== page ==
No copies of The Adventures of Francie & Josie exists. Scotland's early shows were destroyed in a fire in late 1969. The Adventures Of Francie & Josie ran from 1961 to 1965 on STV. Francie & Josie was a Scottish TV Comedy as well.
Finding missing BBC programmes
Since the establishment of an archival policy for television in 1978, BBC archivists and others over the years have used various contacts in the UK and abroad to try to track down missing programmes. For example, all BBC Worldwide customers - broadcasters around the world - who had bought programmes from the corporation were contacted to see if they still had copies which could be returned; Doctor Who is a prime example of how this method recovered episodes that the corporation did not hold itself. At the turn of the 21st century, the BBC established its Archive Treasure Hunt, a public appeal to recover lost productions, which has had some successes.
The BBC also has close contacts with the National Film and Television Archive, which is part of the British Film Institute and its "Missing Believed Wiped" event which was first held in 1993 and is part of a campaign to locate lost items from British television's past. There is also a network of collectors who, if they find any programmes missing from the BBC archives, will contact the corporation with information – or sometimes even the actual footage. Some examples of programmes recovered for the archives are Doctor Who, Steptoe and Son, Dad's Army, Letter from America, The Likely Lads, and Play for Today.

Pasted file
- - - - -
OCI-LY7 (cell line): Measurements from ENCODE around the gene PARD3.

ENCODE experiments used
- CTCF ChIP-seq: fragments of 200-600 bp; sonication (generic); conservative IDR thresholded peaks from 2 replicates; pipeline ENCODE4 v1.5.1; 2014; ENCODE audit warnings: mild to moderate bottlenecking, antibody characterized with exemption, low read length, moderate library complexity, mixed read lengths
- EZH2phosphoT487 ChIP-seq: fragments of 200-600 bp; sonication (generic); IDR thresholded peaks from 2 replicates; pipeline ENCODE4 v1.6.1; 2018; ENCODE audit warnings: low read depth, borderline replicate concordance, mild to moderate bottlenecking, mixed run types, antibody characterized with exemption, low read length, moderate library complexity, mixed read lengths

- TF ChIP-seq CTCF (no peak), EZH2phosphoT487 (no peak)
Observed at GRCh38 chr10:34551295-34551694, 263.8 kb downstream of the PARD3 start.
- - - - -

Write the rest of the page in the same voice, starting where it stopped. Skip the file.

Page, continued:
For many years the pilot episode of Are You Being Served? survived only in black and white, appearing in this form on the 2003 DVD release of the show. In 2009, a colour version was reconstructed when it was realised that the black and white film reel had actually recorded sufficient colour information as a dot crawl pattern to allow colour recovery.
The BBC was not alone in this practice – the commercial companies that formed its main rival ITV also wiped videotapes and destroyed telerecordings, leaving gaps in their archive holdings. The state of the archives varies greatly between the different companies; Granada Television holds a large number of its older black-and-white programmes, the company having an unofficial policy of retaining as much of its broadcast material (albeit by telerecording) as possible despite financial hardship in its early years. This includes the entirety of the soap opera Coronation Street which is now held at the Yorkshire Television archive, which itself possesses largely intact archives, although some early colour shows from the late 1960s and the early 1970s such as the entire output of the drama Castle Haven, the first two series of Sez Les and the children's variety show Junior Showtime are missing and believed wiped. The former ITV company Thames Television also has a significant library.